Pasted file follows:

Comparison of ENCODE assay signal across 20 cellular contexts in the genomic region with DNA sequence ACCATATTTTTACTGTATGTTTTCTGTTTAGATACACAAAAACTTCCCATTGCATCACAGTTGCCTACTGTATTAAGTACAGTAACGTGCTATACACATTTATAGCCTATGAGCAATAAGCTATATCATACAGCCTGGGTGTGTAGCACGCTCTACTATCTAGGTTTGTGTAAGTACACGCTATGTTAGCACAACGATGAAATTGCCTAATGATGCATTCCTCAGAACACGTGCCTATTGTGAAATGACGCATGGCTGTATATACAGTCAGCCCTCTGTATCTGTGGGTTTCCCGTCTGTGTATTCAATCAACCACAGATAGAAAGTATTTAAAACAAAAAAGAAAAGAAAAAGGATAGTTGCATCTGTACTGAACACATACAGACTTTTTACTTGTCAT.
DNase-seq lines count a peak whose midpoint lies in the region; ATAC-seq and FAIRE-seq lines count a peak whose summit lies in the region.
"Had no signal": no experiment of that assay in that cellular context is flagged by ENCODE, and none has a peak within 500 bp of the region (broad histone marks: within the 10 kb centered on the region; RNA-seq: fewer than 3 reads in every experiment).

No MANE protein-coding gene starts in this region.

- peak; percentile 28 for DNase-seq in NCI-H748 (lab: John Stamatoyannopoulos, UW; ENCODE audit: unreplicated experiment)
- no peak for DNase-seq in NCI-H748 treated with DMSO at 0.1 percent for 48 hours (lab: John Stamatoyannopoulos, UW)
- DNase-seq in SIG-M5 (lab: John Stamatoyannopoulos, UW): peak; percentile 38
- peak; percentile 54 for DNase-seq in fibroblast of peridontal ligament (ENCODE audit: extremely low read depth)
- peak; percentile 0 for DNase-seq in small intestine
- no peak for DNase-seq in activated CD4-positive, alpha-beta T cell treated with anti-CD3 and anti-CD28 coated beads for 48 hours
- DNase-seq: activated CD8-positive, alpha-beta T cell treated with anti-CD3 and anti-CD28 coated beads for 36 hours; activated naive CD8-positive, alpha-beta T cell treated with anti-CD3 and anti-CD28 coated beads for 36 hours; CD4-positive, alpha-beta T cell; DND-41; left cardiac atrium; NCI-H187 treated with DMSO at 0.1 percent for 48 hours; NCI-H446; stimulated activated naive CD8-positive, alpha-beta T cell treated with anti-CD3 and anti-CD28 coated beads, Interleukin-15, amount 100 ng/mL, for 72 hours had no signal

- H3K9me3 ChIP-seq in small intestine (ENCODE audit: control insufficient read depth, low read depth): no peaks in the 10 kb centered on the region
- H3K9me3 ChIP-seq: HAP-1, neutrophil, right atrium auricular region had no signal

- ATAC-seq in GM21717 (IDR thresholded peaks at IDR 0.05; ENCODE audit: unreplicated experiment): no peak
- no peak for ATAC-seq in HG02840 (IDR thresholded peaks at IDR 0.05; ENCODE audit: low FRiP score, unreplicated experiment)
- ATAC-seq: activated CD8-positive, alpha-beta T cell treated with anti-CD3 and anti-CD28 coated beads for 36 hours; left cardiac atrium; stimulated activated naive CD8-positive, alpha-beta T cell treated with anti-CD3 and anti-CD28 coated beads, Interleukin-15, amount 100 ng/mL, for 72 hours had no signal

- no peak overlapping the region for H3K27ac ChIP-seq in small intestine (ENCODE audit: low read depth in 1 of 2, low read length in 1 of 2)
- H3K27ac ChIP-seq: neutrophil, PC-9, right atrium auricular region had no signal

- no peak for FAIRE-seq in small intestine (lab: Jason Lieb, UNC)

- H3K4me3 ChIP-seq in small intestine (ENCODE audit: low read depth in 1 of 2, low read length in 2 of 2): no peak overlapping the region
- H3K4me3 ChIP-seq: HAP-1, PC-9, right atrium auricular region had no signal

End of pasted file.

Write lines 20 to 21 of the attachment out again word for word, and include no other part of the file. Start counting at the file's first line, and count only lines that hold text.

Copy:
- H3K4me3 ChIP-seq in small intestine (ENCODE audit: low read depth in 1 of 2, low read length in 2 of 2): no peak overlapping the region
- H3K4me3 ChIP-seq: HAP-1, PC-9, right atrium auricular region had no signal